17. 17. Food Allergy and Solid FoodIntroduction Research No protective effect was seen at 6 years of age against development of asthma, allergic rhinitis, food or environmental allergies in children with delayed introduction of solid foods beyond 6 months of age. Zutavern A, Brockow I, Schaaf B, et al. Timing of solid food introduction in relation to eczema, asthma, allergic rhinitis and food and inhalant sensitization at the age of 6 years: results from the prospective birth cohort study LISA. Pediatrics, 2008 A review of 13 studies found no strong evidence to support an association between early introduction of solid food and development of persistent asthma, food allergy, allergic rhinitis or animal dander allergy. There may be an increased risk of eczema. Tarini BA, Carroll AE, Sox CM, Christakis DA. Systemic review of the relationship between early introduction of solid foods to infants and the development of allergic disease. Archives of Pediatric and Adolescent Medicine, 2006.
  18. 18. Food Allergy and Solid FoodIntroduction Research No protective effect against the development of eczema is seen on delayed introduction of allergenic foods after the sixth month of infancy. Filipiak B, Zutavern A, von Berg A, et al. Solid food introduction in relation to eczema: results from a four-year prospective birth cohort study. Journal of Pediatrics, 2007 Longer delay in introduction of cow’s milk is associated with a higher risk for eczema. Delayed introduction of other food products was also associated with an increased risk of atopy by 2 years of age. Snijders BE, Thijs C, van Ree R, van den Brandt. Age at first introduction of cow milk products and other food products in relation to infant atopic manifestations in the first 2 years of life: the KOALA birth cohort study. Pediatrics, 2008
  19. 19. Food Allergy and Solid FoodIntroduction Research Late introduction of egg and milk is associated with an increased incidence of eczema, and a slight increase in incidence of wheezing. Zutavern A, von Mutius E, Harris J, et al. The introduction of solids in relation to asthma and eczema. Archives of diseases in childhood, 2004
  20. 20. Selecting FirstFoods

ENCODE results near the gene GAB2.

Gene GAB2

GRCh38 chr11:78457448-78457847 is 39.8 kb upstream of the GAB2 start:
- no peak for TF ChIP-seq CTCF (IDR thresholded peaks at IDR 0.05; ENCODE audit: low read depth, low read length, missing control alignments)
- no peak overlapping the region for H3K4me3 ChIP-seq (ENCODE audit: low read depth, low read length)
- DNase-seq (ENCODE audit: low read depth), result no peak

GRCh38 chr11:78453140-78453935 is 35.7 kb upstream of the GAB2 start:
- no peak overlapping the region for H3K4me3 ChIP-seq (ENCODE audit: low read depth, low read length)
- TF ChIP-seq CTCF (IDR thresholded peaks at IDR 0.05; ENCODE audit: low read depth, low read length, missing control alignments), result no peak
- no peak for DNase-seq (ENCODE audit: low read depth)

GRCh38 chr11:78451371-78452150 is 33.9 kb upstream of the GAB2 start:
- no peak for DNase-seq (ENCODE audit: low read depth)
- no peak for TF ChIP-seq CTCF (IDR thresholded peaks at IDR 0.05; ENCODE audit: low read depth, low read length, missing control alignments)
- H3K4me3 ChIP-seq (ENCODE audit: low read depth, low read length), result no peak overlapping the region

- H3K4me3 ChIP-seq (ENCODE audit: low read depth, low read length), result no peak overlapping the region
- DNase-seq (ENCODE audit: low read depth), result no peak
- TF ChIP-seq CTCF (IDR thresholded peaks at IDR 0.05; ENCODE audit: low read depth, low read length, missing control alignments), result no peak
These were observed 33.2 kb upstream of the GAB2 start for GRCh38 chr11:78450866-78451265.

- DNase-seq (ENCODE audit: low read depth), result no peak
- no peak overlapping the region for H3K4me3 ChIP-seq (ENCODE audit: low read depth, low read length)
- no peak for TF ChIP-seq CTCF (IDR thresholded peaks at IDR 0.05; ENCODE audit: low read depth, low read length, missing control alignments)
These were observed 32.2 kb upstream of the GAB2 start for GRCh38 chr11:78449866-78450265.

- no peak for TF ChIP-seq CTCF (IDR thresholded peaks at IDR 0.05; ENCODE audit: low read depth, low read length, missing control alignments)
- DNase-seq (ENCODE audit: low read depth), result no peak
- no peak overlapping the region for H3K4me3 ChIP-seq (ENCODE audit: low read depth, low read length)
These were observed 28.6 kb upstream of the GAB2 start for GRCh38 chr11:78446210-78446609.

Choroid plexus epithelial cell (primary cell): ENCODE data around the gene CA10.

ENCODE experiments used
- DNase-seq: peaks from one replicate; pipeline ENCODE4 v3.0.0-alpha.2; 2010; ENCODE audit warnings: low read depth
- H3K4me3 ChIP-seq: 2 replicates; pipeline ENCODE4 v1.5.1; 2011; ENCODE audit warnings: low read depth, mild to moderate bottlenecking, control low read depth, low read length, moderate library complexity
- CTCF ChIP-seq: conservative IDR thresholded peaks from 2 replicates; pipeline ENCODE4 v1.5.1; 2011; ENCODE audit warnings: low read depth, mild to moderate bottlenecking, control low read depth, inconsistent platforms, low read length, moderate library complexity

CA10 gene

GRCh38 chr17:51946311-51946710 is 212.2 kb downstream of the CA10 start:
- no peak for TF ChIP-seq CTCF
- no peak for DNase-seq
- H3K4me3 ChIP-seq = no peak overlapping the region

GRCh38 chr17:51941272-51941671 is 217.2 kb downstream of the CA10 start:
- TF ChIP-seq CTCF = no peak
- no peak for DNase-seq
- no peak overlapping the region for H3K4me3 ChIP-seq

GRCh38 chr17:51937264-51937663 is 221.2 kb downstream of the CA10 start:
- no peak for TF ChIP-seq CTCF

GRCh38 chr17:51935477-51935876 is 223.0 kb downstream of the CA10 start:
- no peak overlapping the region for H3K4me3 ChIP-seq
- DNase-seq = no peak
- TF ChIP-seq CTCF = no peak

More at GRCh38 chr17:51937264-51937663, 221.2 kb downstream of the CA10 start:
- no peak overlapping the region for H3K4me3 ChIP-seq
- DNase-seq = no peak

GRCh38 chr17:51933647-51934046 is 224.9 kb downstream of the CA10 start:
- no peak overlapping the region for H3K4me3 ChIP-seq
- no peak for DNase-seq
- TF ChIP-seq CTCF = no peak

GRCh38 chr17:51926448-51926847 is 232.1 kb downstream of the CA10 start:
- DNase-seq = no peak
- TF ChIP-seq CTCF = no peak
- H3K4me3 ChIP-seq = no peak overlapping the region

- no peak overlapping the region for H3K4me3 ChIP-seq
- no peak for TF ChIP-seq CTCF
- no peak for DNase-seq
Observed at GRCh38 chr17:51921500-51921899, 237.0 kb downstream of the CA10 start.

21. 21. First Food Groups - Grains A popular first choice because grains are: o Easy to prepare and feed o Can be fortified with iron o Are a natural source of zinc o Easily digested
  22. 22. First Food Groups - Grains If using commercial baby “cereals” select ones with: o Single grains (not blends) o No added salt or sugar o Organic grains
  23. 23. First Food Groups - Grains You do NOT need to feed your baby commercial baby cereals! These cereals are encouraged as a source of IRON. If your baby is consuming other iron-rich foods they do not need baby cereal.
  24. 24. First Food Groups - Grains Great Grains for Babies Food Nutrient Brown rice Protein, B vitamins, zinc Quinoa Protein, fiber, iron, zinc, magnesium Oats Protein, fiber, iron, zinc, magnesium Millet Protein, iron, fatty acids Amaranth Protein, fiber, iron, calcium Barley Fiber, B vitamins, iron
  25. 25. First Food Groups -Vegetables provide an important source of Vegetables nutrients and fiber in baby’s diet Easy to prepare and provide baby with a variety of colours, flavours and textures.
  26. 26. First Food Groups -Vegetables vegetables contain nitrates and Some cooked should not be given to babies under 4-6 months of age. Nitrates can cause baby to develop methemoglobinemia – a condition in which blood cells do not transfer oxygen efficiently. Baby can begin to handle nitrates after 6 months of age.
  27. 27. First Food Groups -Vegetablesmay contain nitrates: Foods that o Spinach o Beets o Turnip o Carrot o Green bean o Banana